Paediatric Society of Ghana receive support for phototherapy equipment

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Social Presentation Children
Presentation Children

The 1975 year group of the Wesley Girls High School Old Students Association, has presented a cheque for GHS100,000.00, to the Paediatric Society of Ghana’s (PSG) advocacy towards the purchase of Phototherapy equipment for neonatal jaundice care.

Professor Bamenla Goka, a Past President of the Paediatric Society of Ghana and Member of the 1975 year group of the Association, at a brief presentation ceremony in Accra on Wednesday, said the Group deemed it a privilege to willingly contribute towards the wellbeing of children in the country.

She said although neonatal (Newborn) jaundice, was one of the serious illnesses that could contributed to high morbidity and mortality in children, yet very little was known about this killer disease and the havoc it could create in the lives of individuals, families and the country as a whole.

Prof. Goka said the Group was of the hope that their initiative would encourage and energies other year groups from all educational institutions, as well as corporate bodies and individuals to donate towards the purchase of more phototherapy equipment for the treatment of neonatal jaundice.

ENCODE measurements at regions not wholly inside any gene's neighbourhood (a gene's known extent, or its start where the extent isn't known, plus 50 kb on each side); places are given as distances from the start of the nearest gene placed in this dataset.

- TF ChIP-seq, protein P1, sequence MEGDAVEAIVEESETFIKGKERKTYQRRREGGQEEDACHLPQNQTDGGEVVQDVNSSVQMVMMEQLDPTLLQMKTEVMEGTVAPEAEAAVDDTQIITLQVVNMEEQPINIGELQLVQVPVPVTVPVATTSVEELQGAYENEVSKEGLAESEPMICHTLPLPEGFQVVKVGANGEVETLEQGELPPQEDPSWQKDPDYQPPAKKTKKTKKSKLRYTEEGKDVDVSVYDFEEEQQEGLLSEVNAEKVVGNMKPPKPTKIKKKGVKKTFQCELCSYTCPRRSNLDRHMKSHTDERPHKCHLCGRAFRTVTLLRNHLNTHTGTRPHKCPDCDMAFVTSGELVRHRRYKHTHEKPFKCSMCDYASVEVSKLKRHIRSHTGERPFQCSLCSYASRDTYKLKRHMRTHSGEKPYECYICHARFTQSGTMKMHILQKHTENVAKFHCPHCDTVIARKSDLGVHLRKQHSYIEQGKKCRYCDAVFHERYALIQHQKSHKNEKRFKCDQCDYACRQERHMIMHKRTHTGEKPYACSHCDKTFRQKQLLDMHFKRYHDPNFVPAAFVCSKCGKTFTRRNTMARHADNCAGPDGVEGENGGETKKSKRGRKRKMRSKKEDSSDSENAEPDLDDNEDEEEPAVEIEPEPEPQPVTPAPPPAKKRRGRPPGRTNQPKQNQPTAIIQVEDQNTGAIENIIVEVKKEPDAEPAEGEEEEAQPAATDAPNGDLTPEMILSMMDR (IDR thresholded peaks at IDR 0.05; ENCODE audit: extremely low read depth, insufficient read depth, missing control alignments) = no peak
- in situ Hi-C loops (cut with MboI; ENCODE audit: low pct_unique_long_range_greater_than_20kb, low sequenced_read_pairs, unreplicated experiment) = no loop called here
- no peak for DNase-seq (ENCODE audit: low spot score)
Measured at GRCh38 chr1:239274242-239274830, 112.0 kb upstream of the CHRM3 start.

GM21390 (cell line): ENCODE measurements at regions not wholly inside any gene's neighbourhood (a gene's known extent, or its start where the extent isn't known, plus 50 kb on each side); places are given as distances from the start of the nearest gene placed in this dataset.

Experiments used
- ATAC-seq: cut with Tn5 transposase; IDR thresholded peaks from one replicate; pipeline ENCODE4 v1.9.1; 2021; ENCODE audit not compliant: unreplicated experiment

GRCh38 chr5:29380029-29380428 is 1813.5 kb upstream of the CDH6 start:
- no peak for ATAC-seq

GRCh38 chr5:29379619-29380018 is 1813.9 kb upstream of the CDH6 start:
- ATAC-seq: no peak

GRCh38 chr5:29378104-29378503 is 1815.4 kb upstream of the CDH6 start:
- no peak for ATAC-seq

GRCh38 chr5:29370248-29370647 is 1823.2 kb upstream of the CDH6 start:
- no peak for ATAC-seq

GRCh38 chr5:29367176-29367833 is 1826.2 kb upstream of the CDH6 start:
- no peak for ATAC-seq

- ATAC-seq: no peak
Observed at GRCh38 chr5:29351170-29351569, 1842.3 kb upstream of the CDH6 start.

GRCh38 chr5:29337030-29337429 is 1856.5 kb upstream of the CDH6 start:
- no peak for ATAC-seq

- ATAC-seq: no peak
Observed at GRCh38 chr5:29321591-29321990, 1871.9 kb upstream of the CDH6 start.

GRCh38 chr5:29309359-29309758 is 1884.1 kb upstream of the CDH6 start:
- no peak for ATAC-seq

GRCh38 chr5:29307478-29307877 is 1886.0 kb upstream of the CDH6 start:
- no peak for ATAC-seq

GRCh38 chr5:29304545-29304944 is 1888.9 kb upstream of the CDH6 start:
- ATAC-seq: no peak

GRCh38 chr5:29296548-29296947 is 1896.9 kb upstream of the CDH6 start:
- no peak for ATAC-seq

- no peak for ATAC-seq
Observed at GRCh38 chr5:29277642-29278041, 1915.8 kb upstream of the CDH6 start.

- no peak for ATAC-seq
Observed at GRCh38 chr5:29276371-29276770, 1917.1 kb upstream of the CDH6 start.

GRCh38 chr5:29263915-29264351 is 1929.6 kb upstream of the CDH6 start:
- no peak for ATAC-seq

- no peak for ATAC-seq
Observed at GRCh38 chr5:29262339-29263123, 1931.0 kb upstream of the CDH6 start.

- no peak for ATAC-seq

Dr Hilda Mantebea Boye, the Vice President of the Paediatric Society of Ghana, thanked the Association for their kind gesture, saying “this will go a long way to support our efforts to secure more of these equipment for distribution to the major health facilities in all the 16 regions of the country”.

Dr Boye who also doubles as the Chairperson for the National Newborn Jaundice Awareness Month Celebration Committee, explained that the target was to raise about GHS800.000.00 for the purchase of these equipment for distribution to each of the 16 regions, hence the present donation would be used to address the urgent need of two facilities in the Central and Western regions.

“We are prioritising for facilities with the requisite skills and personnel to manage the equipment, while we work towards the building of capacities for others nationwide to be able to effectively use the machines when they eventually get them,” she said.

She stated that it was very sad for doctors to helplessly look on as more children continue to suffer and die from neonatal jaundice, due to the huge existing gap due to the very limited number of phototherapy machines and other facilities for treating this illness.

She encouraged all well-meaning persons and institutions to get on board to make this dream a reality, saying “you can use your birthdays as a landmark to donate your quota towards this worthy course”.

Dr Cyprian Birmeh, the Chairperson for the Greater Accra Branch of the PSG, in a brief background said neonatal jaundice was a liver condition that caused yellowing of the eyes and skin of newborn babies, and it was common in those born preterm, however infection, medication or blood disorders may cause more serious cases.

He explained that in most cases, treatment was not required as light therapy (phototherapy) could help resolve moderate or severe cases, and encouraged all mothers to frequently bring their newborn babies outside of the room to observe their skin and eye colour to ensure they had no visible symptoms.

He further advised mothers and relatives of newborn babies to report immediately to nearby facilities for immediate diagnosis and treatment of their children to prevent brain damage and hearing impairment among other later effects.

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